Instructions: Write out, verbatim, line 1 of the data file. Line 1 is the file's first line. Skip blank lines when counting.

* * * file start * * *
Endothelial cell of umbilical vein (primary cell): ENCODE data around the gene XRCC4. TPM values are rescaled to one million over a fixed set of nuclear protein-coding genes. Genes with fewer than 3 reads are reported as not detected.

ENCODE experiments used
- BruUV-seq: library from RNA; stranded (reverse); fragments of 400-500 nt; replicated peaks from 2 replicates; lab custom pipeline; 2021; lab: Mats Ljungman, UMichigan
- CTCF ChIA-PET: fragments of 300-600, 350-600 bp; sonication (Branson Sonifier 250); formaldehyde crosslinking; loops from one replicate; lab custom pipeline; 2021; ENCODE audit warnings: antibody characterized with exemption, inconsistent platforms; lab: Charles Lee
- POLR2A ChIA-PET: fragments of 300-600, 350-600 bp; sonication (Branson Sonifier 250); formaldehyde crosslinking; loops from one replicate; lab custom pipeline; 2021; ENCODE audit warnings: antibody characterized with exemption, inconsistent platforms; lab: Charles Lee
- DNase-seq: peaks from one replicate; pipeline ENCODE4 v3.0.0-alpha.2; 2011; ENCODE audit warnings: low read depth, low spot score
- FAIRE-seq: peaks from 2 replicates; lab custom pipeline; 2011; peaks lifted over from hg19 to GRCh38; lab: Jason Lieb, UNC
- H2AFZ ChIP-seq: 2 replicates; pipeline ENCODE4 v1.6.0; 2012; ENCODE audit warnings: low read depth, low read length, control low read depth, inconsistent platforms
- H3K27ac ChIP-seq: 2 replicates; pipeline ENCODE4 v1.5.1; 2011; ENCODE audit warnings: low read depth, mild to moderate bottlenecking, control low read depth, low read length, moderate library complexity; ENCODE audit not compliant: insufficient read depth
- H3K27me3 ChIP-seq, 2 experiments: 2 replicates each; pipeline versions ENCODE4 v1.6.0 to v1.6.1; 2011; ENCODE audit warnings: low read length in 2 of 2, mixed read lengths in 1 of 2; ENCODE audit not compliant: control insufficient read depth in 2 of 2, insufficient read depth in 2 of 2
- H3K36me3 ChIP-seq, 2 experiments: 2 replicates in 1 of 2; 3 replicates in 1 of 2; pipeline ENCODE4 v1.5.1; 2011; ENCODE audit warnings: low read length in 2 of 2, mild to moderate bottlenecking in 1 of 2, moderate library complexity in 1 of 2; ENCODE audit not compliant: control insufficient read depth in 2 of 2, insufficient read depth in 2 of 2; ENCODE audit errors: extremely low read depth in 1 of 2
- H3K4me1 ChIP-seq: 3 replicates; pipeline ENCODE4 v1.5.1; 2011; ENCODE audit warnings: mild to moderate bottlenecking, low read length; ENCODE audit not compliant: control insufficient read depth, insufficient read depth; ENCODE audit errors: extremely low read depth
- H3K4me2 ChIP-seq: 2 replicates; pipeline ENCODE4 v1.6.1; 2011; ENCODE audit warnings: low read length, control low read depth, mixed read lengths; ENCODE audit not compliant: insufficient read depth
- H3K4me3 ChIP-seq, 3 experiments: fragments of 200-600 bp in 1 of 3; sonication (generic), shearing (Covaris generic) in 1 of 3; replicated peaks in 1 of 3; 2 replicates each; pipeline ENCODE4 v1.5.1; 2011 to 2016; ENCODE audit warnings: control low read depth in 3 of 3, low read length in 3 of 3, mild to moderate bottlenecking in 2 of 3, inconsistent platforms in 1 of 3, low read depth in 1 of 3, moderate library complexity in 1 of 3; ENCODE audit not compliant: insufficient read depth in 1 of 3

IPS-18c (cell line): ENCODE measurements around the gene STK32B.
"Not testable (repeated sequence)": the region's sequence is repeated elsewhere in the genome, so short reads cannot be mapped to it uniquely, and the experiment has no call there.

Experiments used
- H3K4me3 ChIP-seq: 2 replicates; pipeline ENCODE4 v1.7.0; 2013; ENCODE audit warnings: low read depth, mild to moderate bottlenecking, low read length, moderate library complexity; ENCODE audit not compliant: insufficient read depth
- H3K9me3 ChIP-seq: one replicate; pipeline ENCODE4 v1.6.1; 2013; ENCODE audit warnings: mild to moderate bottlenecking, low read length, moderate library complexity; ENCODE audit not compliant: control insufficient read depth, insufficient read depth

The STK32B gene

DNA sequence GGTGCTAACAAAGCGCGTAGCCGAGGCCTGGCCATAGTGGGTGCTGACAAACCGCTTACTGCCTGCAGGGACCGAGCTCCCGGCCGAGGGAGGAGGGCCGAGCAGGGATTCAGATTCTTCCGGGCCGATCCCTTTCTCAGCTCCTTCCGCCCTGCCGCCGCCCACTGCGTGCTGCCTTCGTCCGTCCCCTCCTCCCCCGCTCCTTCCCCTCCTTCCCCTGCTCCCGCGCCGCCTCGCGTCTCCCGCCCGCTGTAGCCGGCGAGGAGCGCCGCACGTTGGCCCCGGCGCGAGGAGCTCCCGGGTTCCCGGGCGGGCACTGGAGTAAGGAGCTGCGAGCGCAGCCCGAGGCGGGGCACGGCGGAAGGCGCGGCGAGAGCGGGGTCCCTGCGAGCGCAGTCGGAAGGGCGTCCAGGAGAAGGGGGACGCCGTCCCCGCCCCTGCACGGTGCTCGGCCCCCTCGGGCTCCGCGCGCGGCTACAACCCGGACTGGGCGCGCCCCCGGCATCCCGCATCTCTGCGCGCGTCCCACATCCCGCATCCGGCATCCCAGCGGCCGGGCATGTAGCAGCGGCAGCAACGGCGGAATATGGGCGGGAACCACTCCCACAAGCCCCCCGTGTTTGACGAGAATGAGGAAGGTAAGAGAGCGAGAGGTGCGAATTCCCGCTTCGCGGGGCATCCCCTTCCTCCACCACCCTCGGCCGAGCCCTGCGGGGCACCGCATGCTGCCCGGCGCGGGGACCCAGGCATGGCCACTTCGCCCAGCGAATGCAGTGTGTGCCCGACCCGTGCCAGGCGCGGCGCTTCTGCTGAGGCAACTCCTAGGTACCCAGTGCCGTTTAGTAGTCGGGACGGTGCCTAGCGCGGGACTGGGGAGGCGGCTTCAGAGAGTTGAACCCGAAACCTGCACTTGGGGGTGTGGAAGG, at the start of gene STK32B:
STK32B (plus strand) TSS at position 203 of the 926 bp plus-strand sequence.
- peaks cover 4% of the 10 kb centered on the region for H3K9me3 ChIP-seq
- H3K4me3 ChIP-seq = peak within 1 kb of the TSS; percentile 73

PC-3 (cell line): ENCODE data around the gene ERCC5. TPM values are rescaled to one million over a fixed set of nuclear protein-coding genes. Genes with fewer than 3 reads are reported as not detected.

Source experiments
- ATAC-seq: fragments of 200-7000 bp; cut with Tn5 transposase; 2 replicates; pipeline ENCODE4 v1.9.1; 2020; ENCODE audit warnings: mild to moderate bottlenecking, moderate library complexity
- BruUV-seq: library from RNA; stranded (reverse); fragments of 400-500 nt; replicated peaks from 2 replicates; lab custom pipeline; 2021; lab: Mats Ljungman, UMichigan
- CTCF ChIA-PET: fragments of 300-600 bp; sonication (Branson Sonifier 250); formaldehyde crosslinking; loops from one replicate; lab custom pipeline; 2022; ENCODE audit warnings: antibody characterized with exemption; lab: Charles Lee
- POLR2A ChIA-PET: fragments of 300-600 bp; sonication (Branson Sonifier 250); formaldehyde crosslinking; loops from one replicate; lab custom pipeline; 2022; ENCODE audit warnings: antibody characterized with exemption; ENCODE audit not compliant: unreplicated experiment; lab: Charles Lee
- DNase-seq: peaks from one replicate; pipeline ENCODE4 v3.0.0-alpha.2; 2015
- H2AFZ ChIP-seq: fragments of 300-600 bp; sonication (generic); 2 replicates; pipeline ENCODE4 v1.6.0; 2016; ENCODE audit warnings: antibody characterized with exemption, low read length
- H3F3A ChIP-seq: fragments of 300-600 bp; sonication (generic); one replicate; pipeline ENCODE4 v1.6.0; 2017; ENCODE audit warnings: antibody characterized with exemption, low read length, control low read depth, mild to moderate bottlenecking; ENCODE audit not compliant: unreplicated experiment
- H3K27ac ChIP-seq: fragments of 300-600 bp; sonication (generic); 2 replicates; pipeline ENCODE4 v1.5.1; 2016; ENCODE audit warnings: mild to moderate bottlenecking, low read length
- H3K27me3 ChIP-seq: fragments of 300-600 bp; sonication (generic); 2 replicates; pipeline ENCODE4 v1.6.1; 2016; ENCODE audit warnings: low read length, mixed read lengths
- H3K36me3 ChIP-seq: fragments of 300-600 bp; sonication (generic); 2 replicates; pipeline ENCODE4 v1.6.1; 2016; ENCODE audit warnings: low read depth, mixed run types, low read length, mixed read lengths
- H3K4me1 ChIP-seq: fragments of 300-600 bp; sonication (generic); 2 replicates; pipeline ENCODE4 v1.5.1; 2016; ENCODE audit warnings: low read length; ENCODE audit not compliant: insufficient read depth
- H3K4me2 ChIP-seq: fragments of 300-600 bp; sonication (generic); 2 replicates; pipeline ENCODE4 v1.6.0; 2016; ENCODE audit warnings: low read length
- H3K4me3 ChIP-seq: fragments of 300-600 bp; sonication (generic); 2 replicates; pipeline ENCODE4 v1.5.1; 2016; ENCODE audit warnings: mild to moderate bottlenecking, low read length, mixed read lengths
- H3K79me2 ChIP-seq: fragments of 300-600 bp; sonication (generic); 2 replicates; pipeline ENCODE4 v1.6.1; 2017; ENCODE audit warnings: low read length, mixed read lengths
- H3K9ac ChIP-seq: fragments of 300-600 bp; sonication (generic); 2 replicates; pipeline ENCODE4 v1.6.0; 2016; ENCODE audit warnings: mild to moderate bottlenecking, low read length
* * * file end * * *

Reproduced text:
Endothelial cell of umbilical vein (primary cell): ENCODE data around the gene XRCC4. TPM values are rescaled to one million over a fixed set of nuclear protein-coding genes. Genes with fewer than 3 reads are reported as not detected.